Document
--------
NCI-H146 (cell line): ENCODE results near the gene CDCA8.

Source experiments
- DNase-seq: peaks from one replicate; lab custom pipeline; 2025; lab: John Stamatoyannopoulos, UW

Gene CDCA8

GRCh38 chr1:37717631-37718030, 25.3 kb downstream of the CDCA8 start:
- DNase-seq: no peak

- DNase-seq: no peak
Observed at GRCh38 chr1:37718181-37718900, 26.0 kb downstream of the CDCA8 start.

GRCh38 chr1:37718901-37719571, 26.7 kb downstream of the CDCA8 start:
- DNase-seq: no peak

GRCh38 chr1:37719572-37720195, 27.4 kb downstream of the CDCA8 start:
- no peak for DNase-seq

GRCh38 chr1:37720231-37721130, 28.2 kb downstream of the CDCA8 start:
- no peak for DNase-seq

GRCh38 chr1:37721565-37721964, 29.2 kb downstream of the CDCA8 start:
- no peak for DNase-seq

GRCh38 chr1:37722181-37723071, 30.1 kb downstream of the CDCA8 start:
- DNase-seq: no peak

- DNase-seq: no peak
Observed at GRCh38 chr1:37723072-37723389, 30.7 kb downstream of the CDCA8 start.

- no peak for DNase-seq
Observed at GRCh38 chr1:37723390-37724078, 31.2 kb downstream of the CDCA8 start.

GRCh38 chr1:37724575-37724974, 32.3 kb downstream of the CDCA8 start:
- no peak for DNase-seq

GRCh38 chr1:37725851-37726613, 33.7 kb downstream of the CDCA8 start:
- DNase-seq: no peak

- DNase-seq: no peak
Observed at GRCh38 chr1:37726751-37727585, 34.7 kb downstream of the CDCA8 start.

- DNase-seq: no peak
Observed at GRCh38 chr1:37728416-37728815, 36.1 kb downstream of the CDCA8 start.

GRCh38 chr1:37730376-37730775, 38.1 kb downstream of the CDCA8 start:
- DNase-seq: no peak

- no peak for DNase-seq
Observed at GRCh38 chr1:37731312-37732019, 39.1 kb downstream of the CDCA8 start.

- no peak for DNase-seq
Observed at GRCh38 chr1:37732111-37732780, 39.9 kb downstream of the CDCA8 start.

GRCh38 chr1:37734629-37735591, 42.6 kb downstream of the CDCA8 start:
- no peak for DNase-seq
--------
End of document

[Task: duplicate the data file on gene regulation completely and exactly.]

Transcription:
NCI-H146 (cell line): ENCODE results near the gene CDCA8.

Source experiments
- DNase-seq: peaks from one replicate; lab custom pipeline; 2025; lab: John Stamatoyannopoulos, UW

Gene CDCA8

GRCh38 chr1:37717631-37718030, 25.3 kb downstream of the CDCA8 start:
- DNase-seq: no peak

- DNase-seq: no peak
Observed at GRCh38 chr1:37718181-37718900, 26.0 kb downstream of the CDCA8 start.

GRCh38 chr1:37718901-37719571, 26.7 kb downstream of the CDCA8 start:
- DNase-seq: no peak

GRCh38 chr1:37719572-37720195, 27.4 kb downstream of the CDCA8 start:
- no peak for DNase-seq

GRCh38 chr1:37720231-37721130, 28.2 kb downstream of the CDCA8 start:
- no peak for DNase-seq

GRCh38 chr1:37721565-37721964, 29.2 kb downstream of the CDCA8 start:
- no peak for DNase-seq

GRCh38 chr1:37722181-37723071, 30.1 kb downstream of the CDCA8 start:
- DNase-seq: no peak

- DNase-seq: no peak
Observed at GRCh38 chr1:37723072-37723389, 30.7 kb downstream of the CDCA8 start.

- no peak for DNase-seq
Observed at GRCh38 chr1:37723390-37724078, 31.2 kb downstream of the CDCA8 start.

GRCh38 chr1:37724575-37724974, 32.3 kb downstream of the CDCA8 start:
- no peak for DNase-seq

GRCh38 chr1:37725851-37726613, 33.7 kb downstream of the CDCA8 start:
- DNase-seq: no peak

- DNase-seq: no peak
Observed at GRCh38 chr1:37726751-37727585, 34.7 kb downstream of the CDCA8 start.

- DNase-seq: no peak
Observed at GRCh38 chr1:37728416-37728815, 36.1 kb downstream of the CDCA8 start.

GRCh38 chr1:37730376-37730775, 38.1 kb downstream of the CDCA8 start:
- DNase-seq: no peak

- no peak for DNase-seq
Observed at GRCh38 chr1:37731312-37732019, 39.1 kb downstream of the CDCA8 start.

- no peak for DNase-seq
Observed at GRCh38 chr1:37732111-37732780, 39.9 kb downstream of the CDCA8 start.

GRCh38 chr1:37734629-37735591, 42.6 kb downstream of the CDCA8 start:
- no peak for DNase-seq